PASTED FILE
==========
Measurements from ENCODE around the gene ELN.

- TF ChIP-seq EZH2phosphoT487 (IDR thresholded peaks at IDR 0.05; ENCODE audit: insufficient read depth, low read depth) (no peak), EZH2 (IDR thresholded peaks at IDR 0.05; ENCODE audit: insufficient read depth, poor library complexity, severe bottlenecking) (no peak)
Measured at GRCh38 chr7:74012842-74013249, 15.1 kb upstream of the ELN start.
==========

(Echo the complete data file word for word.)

Measurements from ENCODE around the gene ELN.

- TF ChIP-seq EZH2phosphoT487 (IDR thresholded peaks at IDR 0.05; ENCODE audit: insufficient read depth, low read depth) (no peak), EZH2 (IDR thresholded peaks at IDR 0.05; ENCODE audit: insufficient read depth, poor library complexity, severe bottlenecking) (no peak)
Measured at GRCh38 chr7:74012842-74013249, 15.1 kb upstream of the ELN start.